- The Washington Times - Friday, April 25, 2003

District planning officials are seeking developers to build on a small piece of land near the proposed New York Avenue Metro station, to serve commuters and workers in the area.

The Office of the Deputy Mayor for Planning and Economic Development said it would like to see a cluster of stores and restaurants on the site, located at Florida Avenue and Second Street NE. The 30,000-square-foot parcel would enhance the area around the Metro stop, officials said, and eventually provide lunchtime eating and shopping for employees of the Bureau of Alcohol, Tobacco, Firearms and Explosives headquarters, scheduled to open nearby in early 2005.

The project is part of the redevelopment area known as "NoMa," or "north of Massachusetts Avenue." In addition to the ATF headquarters and the Metro station, there are more than 3 million square feet of commercial space planned for development within several blocks of the intersection of Florida and New York avenues. The area is also being seriously considered as the home for a new Major League Baseball stadium, if the District gets a team.

The New York Avenue Metro station is scheduled for completion in late 2004.

Though the parcel near the station is small, planning officials said there is great pressure for retail and restaurants to be built there. Officials had requested that no restaurants and shops be built inside the Government Services Administration Federal Headquarters Building, where the ATF will be housed, because they wanted to use the 1,100 workers there as a catalyst for redeveloping the surrounding streets.

"We wanted to encourage those … people to come out into the neighborhood," said Cyril Crocker, a revitalization planner with the District.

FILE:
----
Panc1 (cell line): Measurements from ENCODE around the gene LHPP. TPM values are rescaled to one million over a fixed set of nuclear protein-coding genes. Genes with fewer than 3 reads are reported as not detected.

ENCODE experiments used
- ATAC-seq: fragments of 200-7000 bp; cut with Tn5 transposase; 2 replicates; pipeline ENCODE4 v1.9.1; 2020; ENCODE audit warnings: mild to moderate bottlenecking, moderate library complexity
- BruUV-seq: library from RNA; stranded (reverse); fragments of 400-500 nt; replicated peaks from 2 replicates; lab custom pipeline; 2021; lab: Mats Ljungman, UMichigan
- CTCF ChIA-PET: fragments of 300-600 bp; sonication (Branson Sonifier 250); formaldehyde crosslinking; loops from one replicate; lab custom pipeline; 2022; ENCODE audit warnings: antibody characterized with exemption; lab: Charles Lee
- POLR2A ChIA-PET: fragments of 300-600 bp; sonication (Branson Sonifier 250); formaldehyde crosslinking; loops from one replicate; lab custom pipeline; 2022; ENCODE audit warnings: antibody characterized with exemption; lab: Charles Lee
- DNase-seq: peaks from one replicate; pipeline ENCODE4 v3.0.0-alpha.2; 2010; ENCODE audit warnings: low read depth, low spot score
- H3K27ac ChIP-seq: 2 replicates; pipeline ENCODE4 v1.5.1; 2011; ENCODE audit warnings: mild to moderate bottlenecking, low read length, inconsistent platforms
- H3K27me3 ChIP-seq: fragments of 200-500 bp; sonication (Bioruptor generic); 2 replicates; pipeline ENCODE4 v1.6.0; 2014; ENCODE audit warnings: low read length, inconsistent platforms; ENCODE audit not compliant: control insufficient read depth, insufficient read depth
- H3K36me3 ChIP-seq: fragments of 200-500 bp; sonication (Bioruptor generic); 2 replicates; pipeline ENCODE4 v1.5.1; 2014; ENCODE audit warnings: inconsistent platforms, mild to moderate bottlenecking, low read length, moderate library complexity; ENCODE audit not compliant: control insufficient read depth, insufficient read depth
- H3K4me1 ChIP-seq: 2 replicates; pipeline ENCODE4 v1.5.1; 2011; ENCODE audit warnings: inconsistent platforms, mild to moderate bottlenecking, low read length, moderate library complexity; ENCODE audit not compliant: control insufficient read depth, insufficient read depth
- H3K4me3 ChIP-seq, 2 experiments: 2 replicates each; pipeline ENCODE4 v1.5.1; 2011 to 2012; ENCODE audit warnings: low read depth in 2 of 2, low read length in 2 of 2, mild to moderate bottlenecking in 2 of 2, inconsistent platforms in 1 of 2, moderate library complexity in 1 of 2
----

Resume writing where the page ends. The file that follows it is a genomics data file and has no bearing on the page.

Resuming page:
Designs for the site could vary, planners said, depending on the amount of coordination with Metro officials. Conservative estimates indicate that no more than three, single-floor buildings can be built on the site. More ambitious ideas include the possibility of a taller building with retail on the ground floor and other uses above it, with underground parking. The larger version of the project could accommodate small apartments, condominiums and offices. Expansion space is limited because of rail lines and bike trails bordering the site, but building heights could reach 100 feet.

Developers have until May 22 to submit a letter of interest to District officials, who hope to develop the site using little, if any, taxpayer money.

In other news

• Reston Town Center snagged its largest lease ever when government contractor Titan Corp. signed on to occupy 282,000 square feet at Two Freedom Square. The complex transaction involved a 146,000-square-foot lease with the building's owners, Boston Properties and Terrabrook, and a 108,000-square-foot sublease with the Wilson Sonsini Goodrich & Rosati law firm. The remaining 28,000 square feet came from a sublease from law firm Finnegan Henderson Farabow Garrett & Dunner.

• Columbia, Md.-based Corporate Office Properties Trust, the best-performing office real estate investment trust last year, reported 2003 first-quarter earnings of $7.99 million (22 cents per share) compared with $5.3 million (13 cents) during the comparable quarter of 2002.

• Group Goetz Architects was awarded a five-year contract to provide design services for the Office of the Comptroller of the Currency. The District firm will help with the OCC's offices nationwide, including the 200,000-square-foot headquarters at 250 E St. SW.

Property Lines runs Fridays. Tim Lemke can be reached at [email protected] or 202/636-4836.



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